It’s the oddest feeling. You’re now accustomed to only a few lashes existing on either set of lids. And now it feels like miniature brushes are installed in my lids.
At first glance I see nothing, but looking in my super magnifying mirror, I see the evidence!
A tiny row of lashes is emerging – reminding me of rows of tiny shark’s teeth that suddenly appear as old ones are broken off by use.
Although very positive, this growth is quite irritating – as it feels like something is always in your eye.
The eyebrows seem to be performing a similar feat – although this is far less irritating. The new brow hairs are appearing almost like a man’s 5 o’clock shadow. The new arrivers almost seem to be pushing the few existing brow hairs out. I have five on one side and nine on the other that are still fighting for their position.
This is quite the interesting process.
Since my last chemo treatment was January 13, I had assumed that the lash and brow loss would taper off. The opposite actually seemed to happen as the 30 day wait period between chemo and surgery took place. By the time I came home from the hospital on Feb 17, I only had a few lashes left.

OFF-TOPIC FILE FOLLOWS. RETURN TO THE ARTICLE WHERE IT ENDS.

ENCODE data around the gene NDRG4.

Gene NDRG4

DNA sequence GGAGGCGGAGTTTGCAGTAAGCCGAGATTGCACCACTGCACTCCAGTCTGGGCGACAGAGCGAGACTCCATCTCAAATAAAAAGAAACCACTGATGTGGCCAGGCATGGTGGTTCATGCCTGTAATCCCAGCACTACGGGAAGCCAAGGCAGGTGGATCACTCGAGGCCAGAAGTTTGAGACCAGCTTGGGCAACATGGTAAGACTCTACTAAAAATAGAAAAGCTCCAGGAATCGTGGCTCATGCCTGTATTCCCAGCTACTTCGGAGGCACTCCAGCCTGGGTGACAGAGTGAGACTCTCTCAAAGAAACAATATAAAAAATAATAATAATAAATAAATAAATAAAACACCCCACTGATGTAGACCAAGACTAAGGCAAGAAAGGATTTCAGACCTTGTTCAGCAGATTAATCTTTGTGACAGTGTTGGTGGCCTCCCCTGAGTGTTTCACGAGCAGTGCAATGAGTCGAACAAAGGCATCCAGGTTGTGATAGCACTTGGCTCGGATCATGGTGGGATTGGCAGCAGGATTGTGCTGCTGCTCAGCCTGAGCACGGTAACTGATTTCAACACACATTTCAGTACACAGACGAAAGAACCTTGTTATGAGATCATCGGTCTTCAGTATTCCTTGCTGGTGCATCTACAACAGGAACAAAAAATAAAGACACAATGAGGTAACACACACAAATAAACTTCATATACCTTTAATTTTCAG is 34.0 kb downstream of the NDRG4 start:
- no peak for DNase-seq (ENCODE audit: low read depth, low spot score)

This is a great thing.
Just like the return of my hair. It’s really irrelevant how it transpires or what it looks like – it’s happening – and that means my body is recovering. It is successfully purging the poison (chemo) from my systems and they are re-creating.
This process reminds me of Spring.
My skin is clear and smooth as a baby’s hiny. My hair – while totally white with a sprinkling of gray – is soft as a puppy’s fur. It’s like the new grass that appears as the sun warms the earth and the delicate shoots that first emerge as the crocus and daffodils seek out light.
Getting back to normalcy, I feel, will take a while. I’m expecting to don my hats for quite a while longer. But knowing normalcy (or something resembling it) is coming is quite comforting.